Just in case you were wondering, the laws of supply and demand are still in effect. As I predicted last month, a combination of factors, including the earthquake in Japan and rising gas prices, is causing a fairly serious shortage of small cars, leading to higher prices and diminished selection for small-car buyers, according to an article by Brent Snavely and Greg Gardner of the Detroit Free Press:
A healthy level of car inventory is considered 60 days' worth, but many automakers have half that amount, especially of the most popular models.
Ford has just 31 days of the Fiesta, the most-popular subcompact on the market last month. "If we run another month this way, then it gets really serious," said Bob Page, owner of a Toyota store in Southfield.
The shortage led car incentives to decline 15 percent last month. Toyota, Ford and General Motors have already said they are raising prices. That, of course, will improve the profitability of small cars, which now account for one-fourth of all vehicle sales.
And if you have your heart set on one of the most effective gas-price fighters, the Toyota Prius, prepare to hunt around a little to find one:
Stocks of the Prius hybrid are at 10 days' supply, near the lows reached during the summer 2008 gas-price spike.
A shortage of new Priuses couldn't come at a worse time for car buyers. According to the latest numbers from CNW Research, the percentage of new-car shoppers considering a hybrid rose from 19.5 percent in January of this year to 31 percent last month, and the average premium they were willing to pay to own a hybrid rose from $405 to $601.
But if the current auto shortage seems bad, I want you to take a second to consider a counterfactual scenario. Whatever your views on the proper role of government in the economy are, take a second to imagine what would be happening now if GM and, to a lesser extent, Chrysler had been allowed to fail.
I had a conversation with a close friend who's well acquainted with manufacturing and economics around the time the auto bailout was taking place, and he raised a key issue: the massive vacuum a collapse of two of the Big Three would create in the auto industry. Even though GM and Chrysler sales had been lagging for years, they still accounted for millions of autos sold every year. Sure, foreign automakers and Ford would have eventually ramped up production to fill the void. But just as downsizing in the auto industry is expensive and time-consuming, increasing auto production takes massive amounts of capital and labor, both of which take time to mobilize.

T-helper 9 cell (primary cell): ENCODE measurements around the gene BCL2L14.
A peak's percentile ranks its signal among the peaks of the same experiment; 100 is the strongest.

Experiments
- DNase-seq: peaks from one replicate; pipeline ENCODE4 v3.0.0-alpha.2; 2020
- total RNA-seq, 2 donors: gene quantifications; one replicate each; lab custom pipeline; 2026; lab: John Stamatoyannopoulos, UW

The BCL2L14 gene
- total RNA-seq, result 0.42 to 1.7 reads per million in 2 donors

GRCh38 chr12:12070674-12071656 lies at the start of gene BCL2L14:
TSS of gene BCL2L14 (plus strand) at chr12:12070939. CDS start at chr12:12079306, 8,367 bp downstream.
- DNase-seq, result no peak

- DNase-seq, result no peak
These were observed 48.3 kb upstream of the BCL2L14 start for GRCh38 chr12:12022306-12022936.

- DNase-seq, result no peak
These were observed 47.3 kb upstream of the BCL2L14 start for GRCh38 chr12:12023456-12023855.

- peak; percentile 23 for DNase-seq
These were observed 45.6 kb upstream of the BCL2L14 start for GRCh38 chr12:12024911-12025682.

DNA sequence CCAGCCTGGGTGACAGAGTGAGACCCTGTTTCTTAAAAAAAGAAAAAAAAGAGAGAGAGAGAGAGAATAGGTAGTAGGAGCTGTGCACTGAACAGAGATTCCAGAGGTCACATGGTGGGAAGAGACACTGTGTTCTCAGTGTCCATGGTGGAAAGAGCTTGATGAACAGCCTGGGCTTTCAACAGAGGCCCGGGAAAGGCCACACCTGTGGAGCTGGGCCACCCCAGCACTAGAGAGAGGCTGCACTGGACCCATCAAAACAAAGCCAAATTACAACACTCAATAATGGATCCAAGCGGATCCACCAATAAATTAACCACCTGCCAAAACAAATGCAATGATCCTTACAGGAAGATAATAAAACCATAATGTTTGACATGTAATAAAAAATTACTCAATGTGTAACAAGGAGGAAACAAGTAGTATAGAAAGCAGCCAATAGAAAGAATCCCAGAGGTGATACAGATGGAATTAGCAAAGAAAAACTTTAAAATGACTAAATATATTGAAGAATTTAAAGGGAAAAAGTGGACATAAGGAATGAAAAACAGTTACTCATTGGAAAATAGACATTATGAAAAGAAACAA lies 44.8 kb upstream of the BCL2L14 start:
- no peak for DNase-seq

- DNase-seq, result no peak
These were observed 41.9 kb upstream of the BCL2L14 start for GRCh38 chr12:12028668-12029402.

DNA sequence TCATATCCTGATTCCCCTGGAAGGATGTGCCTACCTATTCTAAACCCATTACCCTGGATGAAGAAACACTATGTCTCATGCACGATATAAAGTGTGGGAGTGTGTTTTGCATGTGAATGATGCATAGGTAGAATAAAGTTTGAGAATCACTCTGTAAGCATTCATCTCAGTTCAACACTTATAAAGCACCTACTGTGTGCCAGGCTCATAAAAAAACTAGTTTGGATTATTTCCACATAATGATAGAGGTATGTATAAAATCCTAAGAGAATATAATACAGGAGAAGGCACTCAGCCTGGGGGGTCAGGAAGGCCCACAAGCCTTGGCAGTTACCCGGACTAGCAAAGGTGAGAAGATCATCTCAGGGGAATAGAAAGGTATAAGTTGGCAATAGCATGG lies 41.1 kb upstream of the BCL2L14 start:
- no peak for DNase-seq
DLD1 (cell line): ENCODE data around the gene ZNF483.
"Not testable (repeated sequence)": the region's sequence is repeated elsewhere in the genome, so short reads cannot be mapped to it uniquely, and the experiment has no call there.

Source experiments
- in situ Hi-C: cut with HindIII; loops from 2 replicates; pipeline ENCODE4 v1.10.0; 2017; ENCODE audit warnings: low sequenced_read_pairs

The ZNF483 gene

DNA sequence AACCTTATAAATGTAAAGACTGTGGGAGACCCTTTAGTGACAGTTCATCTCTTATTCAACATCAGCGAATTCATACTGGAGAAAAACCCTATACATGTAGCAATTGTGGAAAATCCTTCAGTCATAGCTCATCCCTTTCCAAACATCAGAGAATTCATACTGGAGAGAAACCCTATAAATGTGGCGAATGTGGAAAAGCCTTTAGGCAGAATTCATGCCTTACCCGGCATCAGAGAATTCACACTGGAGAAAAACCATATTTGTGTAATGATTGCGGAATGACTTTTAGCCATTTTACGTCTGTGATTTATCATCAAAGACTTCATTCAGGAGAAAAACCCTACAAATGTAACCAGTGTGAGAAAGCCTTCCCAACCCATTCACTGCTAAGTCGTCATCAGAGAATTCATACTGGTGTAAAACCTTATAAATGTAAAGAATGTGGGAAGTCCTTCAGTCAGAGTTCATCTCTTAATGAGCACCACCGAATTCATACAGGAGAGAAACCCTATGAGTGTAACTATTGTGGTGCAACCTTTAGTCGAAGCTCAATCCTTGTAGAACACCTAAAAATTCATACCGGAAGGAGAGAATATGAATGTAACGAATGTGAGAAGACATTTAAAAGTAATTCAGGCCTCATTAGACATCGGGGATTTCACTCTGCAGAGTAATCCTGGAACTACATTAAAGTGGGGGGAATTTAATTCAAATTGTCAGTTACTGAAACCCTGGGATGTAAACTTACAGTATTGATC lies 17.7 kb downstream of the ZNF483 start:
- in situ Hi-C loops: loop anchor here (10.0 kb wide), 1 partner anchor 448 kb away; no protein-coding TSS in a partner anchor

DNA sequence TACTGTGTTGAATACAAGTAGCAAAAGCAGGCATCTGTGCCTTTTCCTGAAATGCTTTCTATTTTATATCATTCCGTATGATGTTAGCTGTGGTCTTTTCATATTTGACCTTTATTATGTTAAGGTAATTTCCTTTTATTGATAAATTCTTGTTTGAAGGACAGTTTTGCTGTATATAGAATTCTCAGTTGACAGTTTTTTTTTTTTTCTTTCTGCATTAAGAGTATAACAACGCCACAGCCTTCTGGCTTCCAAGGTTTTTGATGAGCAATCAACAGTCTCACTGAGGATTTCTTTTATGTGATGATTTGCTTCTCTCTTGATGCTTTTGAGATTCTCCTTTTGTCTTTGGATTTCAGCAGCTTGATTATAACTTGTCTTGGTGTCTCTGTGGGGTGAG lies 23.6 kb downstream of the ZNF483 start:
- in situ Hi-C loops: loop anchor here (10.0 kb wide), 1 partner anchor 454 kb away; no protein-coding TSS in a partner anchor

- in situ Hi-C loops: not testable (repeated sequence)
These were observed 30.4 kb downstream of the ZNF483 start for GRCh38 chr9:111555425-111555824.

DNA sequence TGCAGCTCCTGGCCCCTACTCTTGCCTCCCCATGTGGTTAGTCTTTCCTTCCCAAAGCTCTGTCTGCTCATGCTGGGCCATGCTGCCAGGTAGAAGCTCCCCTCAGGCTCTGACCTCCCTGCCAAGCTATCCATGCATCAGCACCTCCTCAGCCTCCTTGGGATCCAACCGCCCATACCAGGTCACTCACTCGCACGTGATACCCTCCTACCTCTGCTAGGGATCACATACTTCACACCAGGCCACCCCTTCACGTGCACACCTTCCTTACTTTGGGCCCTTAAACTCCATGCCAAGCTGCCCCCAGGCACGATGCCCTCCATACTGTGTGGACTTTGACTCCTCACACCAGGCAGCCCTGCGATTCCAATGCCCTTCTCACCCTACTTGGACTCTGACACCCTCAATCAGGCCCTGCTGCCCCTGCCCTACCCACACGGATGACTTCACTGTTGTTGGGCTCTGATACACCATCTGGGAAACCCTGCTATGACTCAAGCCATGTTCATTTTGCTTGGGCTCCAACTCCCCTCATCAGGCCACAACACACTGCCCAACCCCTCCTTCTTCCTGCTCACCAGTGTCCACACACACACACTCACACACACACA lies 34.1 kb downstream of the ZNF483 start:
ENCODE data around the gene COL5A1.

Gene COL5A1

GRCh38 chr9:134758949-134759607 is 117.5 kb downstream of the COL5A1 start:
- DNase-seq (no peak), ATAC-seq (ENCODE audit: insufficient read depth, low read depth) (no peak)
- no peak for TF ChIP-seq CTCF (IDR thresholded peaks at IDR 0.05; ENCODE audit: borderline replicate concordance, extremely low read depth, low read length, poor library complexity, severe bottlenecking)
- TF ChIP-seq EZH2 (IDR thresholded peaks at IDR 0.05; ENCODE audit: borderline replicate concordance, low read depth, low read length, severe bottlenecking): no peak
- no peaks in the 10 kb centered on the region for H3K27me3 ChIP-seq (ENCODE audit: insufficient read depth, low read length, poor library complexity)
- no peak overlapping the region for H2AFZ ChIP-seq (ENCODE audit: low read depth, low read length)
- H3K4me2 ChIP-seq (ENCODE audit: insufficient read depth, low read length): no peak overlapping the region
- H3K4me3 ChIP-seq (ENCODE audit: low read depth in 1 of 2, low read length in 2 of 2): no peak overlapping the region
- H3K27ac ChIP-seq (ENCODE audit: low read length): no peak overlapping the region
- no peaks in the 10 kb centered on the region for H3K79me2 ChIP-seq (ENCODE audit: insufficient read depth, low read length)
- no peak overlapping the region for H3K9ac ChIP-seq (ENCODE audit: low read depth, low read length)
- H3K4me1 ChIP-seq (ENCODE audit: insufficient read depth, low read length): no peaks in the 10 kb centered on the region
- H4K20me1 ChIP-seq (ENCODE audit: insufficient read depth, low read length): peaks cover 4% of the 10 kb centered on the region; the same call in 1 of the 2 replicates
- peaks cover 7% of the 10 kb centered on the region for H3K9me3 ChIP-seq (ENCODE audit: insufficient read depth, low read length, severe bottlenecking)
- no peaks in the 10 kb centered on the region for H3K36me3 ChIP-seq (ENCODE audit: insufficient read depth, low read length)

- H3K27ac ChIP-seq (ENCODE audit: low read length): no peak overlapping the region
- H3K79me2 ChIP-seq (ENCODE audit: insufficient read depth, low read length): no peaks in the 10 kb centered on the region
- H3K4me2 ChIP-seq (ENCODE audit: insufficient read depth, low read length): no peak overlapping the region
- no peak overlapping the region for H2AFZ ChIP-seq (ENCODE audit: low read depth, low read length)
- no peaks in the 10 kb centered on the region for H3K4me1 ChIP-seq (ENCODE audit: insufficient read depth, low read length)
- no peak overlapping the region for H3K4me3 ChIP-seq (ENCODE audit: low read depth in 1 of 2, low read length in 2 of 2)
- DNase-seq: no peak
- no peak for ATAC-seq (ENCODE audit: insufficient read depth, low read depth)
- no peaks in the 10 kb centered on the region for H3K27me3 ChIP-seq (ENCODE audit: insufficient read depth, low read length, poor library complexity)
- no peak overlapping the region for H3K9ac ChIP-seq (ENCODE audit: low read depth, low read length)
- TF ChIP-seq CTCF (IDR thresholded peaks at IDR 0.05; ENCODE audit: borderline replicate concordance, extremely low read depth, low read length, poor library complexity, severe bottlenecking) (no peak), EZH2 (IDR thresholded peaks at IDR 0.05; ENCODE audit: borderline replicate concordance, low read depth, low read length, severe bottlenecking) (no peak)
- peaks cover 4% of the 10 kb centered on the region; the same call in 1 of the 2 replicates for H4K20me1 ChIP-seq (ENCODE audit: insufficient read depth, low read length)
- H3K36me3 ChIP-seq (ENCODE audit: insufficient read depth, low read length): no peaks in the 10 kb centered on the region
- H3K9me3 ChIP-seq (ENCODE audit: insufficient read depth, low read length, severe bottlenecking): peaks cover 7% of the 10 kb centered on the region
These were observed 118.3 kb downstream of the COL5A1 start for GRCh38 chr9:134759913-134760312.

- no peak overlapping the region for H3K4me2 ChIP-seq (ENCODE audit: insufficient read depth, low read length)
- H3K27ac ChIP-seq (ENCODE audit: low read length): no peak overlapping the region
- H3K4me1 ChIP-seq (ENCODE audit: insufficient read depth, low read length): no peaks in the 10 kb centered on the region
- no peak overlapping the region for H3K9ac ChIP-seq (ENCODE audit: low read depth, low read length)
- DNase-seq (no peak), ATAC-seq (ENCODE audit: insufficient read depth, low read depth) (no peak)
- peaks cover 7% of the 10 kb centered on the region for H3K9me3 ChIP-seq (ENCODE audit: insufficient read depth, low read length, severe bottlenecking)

So imagine how much more painful the Japanese auto shortage would be for American car buyers if there were no Chevy Cruzes or Chrysler 200s to fill the void created by a lack of Corollas and Camrys. Instead of relatively minor inconveniences such as losing out on auto incentives or having to buy a car that's not the exact color they wanted, American car buyers would be looking at massive delays, severe shortage pricing and all kinds of other hardships. And instead of those hardships going away by late June or July, as we're looking at now, it might have taken far longer for new-car inventories to get back to normal.
What do you think? Car buyers, have you seen higher prices on small cars at the dealership? Would the current auto shortage be more painful in a world without GM and Chrysler?